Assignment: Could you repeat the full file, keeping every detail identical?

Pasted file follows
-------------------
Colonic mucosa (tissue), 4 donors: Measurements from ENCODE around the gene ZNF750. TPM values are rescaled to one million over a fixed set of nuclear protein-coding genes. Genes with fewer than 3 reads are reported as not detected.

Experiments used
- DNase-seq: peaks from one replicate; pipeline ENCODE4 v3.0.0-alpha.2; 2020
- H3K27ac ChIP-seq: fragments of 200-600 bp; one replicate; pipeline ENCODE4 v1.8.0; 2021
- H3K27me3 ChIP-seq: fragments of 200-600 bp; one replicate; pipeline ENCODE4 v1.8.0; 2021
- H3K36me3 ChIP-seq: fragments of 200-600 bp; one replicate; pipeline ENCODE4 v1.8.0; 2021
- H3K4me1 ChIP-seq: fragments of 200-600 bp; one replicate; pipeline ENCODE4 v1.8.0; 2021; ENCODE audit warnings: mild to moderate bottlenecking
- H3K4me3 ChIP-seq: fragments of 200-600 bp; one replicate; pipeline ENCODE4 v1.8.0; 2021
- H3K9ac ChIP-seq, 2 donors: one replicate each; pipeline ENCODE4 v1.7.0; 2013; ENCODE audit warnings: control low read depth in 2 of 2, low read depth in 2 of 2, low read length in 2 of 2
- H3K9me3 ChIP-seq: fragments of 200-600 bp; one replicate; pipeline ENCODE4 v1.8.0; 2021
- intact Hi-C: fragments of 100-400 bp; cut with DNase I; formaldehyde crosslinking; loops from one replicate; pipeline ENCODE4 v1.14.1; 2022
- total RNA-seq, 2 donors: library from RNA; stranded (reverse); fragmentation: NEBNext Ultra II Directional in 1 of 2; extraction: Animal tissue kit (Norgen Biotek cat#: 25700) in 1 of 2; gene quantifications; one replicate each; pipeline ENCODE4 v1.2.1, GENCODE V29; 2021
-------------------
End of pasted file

Colonic mucosa (tissue), 4 donors: Measurements from ENCODE around the gene ZNF750. TPM values are rescaled to one million over a fixed set of nuclear protein-coding genes. Genes with fewer than 3 reads are reported as not detected.

Experiments used
- DNase-seq: peaks from one replicate; pipeline ENCODE4 v3.0.0-alpha.2; 2020
- H3K27ac ChIP-seq: fragments of 200-600 bp; one replicate; pipeline ENCODE4 v1.8.0; 2021
- H3K27me3 ChIP-seq: fragments of 200-600 bp; one replicate; pipeline ENCODE4 v1.8.0; 2021
- H3K36me3 ChIP-seq: fragments of 200-600 bp; one replicate; pipeline ENCODE4 v1.8.0; 2021
- H3K4me1 ChIP-seq: fragments of 200-600 bp; one replicate; pipeline ENCODE4 v1.8.0; 2021; ENCODE audit warnings: mild to moderate bottlenecking
- H3K4me3 ChIP-seq: fragments of 200-600 bp; one replicate; pipeline ENCODE4 v1.8.0; 2021
- H3K9ac ChIP-seq, 2 donors: one replicate each; pipeline ENCODE4 v1.7.0; 2013; ENCODE audit warnings: control low read depth in 2 of 2, low read depth in 2 of 2, low read length in 2 of 2
- H3K9me3 ChIP-seq: fragments of 200-600 bp; one replicate; pipeline ENCODE4 v1.8.0; 2021
- intact Hi-C: fragments of 100-400 bp; cut with DNase I; formaldehyde crosslinking; loops from one replicate; pipeline ENCODE4 v1.14.1; 2022
- total RNA-seq, 2 donors: library from RNA; stranded (reverse); fragmentation: NEBNext Ultra II Directional in 1 of 2; extraction: Animal tissue kit (Norgen Biotek cat#: 25700) in 1 of 2; gene quantifications; one replicate each; pipeline ENCODE4 v1.2.1, GENCODE V29; 2021